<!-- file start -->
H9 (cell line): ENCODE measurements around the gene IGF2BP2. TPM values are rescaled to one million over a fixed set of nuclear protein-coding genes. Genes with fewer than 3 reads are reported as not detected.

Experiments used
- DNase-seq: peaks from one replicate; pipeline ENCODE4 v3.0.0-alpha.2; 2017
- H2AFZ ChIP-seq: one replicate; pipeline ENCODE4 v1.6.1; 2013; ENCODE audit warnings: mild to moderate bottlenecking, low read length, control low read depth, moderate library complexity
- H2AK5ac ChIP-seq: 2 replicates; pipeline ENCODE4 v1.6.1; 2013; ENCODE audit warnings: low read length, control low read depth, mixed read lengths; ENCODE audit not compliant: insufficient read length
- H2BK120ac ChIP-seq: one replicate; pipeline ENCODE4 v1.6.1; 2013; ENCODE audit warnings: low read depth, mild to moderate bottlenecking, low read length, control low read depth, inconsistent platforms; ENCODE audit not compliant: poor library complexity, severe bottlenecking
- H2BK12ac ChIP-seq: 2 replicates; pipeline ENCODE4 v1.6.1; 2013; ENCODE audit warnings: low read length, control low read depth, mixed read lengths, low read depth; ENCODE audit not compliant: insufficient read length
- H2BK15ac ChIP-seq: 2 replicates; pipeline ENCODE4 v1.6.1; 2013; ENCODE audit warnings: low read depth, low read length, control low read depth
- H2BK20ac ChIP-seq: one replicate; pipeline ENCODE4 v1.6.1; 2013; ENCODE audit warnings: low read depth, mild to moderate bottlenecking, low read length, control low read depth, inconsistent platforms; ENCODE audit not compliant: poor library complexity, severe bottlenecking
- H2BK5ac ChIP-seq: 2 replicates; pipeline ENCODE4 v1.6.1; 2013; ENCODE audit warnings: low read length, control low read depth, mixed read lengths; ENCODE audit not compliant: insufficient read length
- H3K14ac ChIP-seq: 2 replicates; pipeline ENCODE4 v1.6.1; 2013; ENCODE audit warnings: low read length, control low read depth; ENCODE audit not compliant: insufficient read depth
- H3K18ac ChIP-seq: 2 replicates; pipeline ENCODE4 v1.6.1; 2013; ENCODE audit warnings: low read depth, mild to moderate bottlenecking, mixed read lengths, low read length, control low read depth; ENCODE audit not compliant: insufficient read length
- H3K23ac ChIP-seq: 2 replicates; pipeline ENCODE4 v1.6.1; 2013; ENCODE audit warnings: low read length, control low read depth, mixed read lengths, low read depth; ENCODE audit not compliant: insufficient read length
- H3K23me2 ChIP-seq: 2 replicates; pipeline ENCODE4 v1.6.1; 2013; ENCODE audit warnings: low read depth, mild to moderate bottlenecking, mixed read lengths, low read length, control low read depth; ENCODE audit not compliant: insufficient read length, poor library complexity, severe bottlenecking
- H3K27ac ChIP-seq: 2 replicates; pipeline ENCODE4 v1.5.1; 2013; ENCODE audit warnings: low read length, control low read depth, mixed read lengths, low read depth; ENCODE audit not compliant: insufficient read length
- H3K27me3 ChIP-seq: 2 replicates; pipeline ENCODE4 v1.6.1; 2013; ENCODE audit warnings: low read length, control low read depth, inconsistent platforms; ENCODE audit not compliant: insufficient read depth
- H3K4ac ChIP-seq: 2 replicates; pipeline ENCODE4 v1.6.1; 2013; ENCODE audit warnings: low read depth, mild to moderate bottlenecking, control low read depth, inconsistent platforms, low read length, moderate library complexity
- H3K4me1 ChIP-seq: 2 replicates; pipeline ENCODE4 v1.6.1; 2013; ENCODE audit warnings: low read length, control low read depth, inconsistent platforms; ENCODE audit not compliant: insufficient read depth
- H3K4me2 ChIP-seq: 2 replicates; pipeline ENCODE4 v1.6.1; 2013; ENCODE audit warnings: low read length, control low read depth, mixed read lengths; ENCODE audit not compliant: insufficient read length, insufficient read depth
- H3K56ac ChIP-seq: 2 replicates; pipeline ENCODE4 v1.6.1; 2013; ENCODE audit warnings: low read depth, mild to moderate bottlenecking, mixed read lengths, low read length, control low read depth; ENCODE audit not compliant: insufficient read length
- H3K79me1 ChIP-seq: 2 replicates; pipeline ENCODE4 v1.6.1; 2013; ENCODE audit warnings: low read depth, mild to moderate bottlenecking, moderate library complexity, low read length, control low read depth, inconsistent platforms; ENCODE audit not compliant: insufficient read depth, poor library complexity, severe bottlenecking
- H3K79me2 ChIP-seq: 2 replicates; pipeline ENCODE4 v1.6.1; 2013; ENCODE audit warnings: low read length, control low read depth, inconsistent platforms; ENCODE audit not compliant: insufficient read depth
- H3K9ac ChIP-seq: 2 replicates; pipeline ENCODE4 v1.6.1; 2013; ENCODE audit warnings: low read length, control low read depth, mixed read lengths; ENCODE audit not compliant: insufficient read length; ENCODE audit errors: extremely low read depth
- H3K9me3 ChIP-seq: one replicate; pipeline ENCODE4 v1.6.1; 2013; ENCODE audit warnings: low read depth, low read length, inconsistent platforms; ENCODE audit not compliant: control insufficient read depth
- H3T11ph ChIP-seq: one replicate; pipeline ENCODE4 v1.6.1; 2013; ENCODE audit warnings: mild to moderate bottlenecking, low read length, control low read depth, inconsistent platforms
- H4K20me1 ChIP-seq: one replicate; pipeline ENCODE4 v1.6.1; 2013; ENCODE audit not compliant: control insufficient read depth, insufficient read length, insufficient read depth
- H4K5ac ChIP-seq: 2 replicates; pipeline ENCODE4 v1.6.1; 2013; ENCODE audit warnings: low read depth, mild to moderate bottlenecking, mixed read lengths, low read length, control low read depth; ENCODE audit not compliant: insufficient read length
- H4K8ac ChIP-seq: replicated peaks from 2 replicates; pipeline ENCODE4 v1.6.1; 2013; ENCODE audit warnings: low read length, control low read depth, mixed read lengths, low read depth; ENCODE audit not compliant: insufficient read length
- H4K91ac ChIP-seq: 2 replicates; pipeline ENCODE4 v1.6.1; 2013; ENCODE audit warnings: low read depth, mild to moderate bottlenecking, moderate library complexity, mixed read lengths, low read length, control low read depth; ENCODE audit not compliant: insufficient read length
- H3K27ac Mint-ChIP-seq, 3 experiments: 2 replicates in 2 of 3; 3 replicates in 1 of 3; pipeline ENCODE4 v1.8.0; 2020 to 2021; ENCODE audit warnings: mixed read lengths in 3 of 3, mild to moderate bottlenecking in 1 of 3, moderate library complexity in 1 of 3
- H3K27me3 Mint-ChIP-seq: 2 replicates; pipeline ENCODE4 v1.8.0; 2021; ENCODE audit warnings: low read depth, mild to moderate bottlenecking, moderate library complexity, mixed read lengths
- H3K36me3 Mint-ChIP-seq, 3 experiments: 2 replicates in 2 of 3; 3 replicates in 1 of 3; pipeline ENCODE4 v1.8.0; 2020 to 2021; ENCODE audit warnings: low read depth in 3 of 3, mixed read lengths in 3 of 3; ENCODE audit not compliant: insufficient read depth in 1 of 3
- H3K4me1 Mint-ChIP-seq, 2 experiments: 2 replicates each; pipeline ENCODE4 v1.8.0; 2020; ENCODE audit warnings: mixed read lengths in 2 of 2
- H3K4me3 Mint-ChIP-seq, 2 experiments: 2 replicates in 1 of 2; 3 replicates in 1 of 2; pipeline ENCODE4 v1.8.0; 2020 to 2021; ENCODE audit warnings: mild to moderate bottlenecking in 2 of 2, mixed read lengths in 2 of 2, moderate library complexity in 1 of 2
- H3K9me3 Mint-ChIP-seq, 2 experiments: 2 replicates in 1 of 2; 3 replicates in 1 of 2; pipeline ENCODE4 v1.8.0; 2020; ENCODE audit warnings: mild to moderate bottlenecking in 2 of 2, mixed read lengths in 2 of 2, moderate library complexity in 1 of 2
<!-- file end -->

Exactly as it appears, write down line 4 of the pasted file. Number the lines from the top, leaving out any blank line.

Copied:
- H2AFZ ChIP-seq: one replicate; pipeline ENCODE4 v1.6.1; 2013; ENCODE audit warnings: mild to moderate bottlenecking, low read length, control low read depth, moderate library complexity